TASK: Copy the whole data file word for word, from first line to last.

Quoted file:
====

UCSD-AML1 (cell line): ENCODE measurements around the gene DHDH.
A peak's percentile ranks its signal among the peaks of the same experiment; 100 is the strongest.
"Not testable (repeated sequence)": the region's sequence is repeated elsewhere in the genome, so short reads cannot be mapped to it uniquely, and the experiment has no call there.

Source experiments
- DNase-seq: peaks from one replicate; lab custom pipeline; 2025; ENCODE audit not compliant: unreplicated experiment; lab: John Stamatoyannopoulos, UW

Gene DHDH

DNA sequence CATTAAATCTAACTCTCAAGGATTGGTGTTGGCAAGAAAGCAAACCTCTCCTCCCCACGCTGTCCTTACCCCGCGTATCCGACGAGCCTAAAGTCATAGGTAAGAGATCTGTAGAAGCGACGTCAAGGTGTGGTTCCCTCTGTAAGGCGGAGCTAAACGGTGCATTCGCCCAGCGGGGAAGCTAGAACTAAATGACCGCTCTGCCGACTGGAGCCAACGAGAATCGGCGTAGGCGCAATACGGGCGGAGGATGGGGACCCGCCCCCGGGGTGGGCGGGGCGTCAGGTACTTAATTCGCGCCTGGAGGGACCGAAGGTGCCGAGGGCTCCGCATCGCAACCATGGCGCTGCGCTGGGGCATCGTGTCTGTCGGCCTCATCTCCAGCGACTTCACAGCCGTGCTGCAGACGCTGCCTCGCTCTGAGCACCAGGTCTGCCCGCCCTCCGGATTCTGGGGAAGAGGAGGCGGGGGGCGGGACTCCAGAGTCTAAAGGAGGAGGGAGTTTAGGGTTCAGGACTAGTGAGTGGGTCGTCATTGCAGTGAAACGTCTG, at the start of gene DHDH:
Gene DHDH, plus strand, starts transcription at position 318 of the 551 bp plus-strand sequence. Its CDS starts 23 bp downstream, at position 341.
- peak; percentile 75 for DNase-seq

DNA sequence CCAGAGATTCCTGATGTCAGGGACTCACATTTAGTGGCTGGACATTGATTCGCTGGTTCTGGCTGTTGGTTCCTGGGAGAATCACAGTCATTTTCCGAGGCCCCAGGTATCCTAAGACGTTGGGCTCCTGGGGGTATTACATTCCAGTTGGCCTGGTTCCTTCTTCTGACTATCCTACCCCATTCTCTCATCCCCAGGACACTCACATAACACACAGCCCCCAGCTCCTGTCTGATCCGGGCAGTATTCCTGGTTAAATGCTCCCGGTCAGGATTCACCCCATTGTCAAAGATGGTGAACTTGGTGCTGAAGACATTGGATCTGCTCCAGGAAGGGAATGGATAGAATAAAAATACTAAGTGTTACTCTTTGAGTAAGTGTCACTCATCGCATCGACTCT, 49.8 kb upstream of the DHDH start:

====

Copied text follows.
UCSD-AML1 (cell line): ENCODE measurements around the gene DHDH.
A peak's percentile ranks its signal among the peaks of the same experiment; 100 is the strongest.
"Not testable (repeated sequence)": the region's sequence is repeated elsewhere in the genome, so short reads cannot be mapped to it uniquely, and the experiment has no call there.

Source experiments
- DNase-seq: peaks from one replicate; lab custom pipeline; 2025; ENCODE audit not compliant: unreplicated experiment; lab: John Stamatoyannopoulos, UW

Gene DHDH

DNA sequence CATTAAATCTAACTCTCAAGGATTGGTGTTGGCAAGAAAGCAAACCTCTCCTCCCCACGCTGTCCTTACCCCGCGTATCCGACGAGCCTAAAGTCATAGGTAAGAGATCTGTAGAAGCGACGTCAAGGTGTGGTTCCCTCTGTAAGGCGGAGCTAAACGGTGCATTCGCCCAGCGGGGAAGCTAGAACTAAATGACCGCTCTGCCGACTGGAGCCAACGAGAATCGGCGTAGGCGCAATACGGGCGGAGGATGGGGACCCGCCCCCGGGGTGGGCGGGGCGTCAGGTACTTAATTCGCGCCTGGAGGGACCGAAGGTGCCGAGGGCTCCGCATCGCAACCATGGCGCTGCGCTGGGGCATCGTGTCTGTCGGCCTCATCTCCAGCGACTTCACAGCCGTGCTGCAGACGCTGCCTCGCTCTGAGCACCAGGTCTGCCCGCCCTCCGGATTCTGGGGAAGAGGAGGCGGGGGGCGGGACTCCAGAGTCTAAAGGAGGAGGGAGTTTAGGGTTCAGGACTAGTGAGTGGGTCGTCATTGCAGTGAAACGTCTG, at the start of gene DHDH:
Gene DHDH, plus strand, starts transcription at position 318 of the 551 bp plus-strand sequence. Its CDS starts 23 bp downstream, at position 341.
- peak; percentile 75 for DNase-seq

DNA sequence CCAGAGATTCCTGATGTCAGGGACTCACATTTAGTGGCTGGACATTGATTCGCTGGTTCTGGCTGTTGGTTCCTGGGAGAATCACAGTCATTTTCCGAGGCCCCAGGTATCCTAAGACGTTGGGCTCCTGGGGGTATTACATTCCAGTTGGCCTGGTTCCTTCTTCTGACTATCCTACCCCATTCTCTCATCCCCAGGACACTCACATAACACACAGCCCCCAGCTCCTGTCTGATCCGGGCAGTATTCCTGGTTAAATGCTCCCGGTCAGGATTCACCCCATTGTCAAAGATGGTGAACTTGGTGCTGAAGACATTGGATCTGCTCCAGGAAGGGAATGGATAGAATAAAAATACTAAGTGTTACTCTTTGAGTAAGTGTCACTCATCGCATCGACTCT, 49.8 kb upstream of the DHDH start: